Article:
A prominent Queensland high school has hired investigators to find families who are rorting the catchment system so their children can attend.

Brisbane State High School council chairman David Gillespie says ‘catchment rorting’ results in an extra 200 students attending per year.

“The big problem is what I would call ‘catchment fraud’,” Mr Gillespie said.

“It's a combination of people lying about living in the catchment, which is part of it, and probably an even bigger problem is people who do live in the catchment on the day they enrol and they didn't live there the day before.

“They have no intention of staying there any longer than they have to.”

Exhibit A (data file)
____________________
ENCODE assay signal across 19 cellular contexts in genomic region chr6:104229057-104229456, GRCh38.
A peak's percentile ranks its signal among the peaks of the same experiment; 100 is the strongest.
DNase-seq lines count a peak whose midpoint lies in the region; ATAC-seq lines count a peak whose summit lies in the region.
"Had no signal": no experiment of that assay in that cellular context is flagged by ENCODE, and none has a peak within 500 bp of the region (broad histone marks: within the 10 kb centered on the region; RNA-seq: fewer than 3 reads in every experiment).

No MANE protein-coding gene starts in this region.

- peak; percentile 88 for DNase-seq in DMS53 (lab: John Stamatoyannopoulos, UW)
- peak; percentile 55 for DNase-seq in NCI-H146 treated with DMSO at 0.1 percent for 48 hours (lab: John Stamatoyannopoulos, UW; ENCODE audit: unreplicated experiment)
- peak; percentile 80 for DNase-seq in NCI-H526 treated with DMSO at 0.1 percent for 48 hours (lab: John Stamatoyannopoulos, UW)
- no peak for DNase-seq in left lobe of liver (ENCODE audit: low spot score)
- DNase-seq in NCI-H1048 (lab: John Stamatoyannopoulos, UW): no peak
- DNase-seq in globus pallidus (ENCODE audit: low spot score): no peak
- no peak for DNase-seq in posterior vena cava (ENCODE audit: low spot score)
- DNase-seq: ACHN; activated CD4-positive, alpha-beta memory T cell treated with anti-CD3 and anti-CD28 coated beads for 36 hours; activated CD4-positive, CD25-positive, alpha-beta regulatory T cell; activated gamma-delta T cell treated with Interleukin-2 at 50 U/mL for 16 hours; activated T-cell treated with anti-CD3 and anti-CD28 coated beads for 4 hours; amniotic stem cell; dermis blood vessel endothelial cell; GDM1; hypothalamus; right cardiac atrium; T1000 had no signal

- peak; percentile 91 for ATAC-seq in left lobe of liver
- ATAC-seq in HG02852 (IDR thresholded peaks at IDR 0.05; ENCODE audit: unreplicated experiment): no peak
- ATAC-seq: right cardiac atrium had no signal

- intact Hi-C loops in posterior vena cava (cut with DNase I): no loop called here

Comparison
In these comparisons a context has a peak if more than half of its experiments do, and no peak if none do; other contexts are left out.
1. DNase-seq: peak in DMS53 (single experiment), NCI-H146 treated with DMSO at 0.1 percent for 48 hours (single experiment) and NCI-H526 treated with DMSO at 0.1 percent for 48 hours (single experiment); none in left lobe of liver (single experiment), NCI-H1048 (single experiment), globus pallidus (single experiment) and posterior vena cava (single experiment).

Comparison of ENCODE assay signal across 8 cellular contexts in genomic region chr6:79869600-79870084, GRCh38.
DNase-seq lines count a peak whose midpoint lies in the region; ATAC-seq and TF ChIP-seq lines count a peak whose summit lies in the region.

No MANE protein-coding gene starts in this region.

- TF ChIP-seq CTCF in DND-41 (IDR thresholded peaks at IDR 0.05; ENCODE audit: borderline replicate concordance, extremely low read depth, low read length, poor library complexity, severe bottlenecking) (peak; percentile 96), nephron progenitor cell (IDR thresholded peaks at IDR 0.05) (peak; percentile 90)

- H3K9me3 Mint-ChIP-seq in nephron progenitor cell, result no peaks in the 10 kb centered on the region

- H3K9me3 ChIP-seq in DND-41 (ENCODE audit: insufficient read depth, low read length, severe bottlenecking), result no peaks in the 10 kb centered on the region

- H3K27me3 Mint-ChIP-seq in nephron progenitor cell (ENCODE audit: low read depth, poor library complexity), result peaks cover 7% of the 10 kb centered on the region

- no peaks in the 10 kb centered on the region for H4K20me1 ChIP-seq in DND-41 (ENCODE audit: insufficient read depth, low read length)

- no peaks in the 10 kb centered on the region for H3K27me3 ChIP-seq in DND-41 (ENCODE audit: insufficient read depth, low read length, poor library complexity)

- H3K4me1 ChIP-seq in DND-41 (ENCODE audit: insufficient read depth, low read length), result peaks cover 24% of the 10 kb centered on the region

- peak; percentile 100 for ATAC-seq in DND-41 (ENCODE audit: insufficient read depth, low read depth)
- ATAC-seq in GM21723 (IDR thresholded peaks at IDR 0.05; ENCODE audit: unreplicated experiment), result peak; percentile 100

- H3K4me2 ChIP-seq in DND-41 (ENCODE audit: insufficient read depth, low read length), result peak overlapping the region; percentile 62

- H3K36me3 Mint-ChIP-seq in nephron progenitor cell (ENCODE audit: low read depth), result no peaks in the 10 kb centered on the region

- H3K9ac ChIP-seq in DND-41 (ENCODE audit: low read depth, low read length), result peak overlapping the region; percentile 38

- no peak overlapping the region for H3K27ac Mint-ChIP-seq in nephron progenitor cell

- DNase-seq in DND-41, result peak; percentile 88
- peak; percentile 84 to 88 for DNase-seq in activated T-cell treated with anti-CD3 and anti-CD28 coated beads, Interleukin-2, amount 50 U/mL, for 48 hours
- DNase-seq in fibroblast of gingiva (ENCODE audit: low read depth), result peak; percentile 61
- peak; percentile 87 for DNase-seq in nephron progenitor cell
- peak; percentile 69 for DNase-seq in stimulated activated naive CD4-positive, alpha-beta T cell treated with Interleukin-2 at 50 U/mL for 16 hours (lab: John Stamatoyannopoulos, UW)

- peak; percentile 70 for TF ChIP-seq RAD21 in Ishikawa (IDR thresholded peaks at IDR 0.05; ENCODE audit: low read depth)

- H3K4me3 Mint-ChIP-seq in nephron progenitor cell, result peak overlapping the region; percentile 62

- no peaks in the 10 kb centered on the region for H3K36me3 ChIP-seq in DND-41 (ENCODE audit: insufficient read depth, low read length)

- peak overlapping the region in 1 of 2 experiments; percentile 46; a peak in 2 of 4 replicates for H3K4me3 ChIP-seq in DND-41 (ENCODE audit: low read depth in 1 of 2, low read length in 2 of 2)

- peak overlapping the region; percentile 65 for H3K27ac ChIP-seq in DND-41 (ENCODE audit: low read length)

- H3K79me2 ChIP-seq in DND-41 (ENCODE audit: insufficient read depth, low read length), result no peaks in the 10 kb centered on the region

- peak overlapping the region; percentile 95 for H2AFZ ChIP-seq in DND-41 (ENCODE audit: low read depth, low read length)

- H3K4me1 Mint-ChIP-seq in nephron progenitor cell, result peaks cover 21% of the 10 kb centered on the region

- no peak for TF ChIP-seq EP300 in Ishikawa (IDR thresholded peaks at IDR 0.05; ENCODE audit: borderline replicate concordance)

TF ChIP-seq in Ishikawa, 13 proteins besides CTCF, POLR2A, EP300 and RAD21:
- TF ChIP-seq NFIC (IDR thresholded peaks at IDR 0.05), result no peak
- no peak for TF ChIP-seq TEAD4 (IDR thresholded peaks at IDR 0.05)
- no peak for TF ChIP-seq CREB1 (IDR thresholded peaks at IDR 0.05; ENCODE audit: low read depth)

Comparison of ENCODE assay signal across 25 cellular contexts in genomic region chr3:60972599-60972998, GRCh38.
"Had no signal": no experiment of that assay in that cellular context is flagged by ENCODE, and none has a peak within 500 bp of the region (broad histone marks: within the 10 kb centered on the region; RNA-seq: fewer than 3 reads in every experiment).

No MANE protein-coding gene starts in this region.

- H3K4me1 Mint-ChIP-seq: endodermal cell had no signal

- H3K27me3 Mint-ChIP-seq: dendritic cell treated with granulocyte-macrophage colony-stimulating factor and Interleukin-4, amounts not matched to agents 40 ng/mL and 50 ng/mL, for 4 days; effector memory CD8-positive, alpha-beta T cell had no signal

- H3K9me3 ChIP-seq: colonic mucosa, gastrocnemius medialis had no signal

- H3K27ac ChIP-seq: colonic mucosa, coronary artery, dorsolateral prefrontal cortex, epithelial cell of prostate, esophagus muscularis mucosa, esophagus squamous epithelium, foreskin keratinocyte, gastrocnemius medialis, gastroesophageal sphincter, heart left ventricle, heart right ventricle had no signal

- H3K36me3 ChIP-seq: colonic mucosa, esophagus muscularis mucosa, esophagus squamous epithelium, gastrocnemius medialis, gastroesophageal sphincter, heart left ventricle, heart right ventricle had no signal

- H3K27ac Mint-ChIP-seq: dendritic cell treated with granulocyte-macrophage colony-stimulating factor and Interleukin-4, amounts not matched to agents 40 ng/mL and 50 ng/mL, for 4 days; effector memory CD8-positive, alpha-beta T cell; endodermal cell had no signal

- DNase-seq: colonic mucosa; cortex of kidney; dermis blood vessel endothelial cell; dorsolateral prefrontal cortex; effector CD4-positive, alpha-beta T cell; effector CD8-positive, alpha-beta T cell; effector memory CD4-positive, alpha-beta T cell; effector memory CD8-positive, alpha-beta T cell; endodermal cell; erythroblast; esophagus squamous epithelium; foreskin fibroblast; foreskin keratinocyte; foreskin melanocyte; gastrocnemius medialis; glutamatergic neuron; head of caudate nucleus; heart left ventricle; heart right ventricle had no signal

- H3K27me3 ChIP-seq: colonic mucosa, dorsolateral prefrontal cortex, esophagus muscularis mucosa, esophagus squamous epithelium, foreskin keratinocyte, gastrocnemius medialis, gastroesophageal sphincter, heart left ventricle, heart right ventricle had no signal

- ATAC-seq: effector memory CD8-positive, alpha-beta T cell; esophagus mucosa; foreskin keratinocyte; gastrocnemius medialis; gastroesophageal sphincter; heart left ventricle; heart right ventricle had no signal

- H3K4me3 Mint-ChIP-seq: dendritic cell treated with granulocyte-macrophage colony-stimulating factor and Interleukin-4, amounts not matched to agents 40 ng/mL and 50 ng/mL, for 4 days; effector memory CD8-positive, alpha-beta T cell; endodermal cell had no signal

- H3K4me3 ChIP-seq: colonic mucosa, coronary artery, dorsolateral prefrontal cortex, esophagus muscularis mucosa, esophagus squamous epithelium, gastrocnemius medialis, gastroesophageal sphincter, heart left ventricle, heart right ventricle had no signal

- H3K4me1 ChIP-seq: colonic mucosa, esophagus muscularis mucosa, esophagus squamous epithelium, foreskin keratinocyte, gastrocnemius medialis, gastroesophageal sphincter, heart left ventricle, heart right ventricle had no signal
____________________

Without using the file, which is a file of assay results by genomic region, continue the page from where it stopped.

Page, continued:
Locals say there are stories of parents buying investment properties in the area and pretending to live there, even go so far as to send their kids to the houses after school to run taps and use electricity.

Mr Gillespie called on the State Government to cap enrolments.

“The end of that process is ripping a kid out of that school and no matter what you think of their parents and what they did to get them there, this is still a kid we're talking about,” he said.

“Make sure that cap is generous, make sure it allows for everyone we know who lives in the catchment — and a lot more — but when that cap is hit you can't enrol in the catchment anymore.”

Education Minister Grace Grace is not in favour.

“It is not the way this Government wants to go,” she said.

“We believe that those local students should have first choice to their local school.

“Capping against children who live in an area is not the way to go.”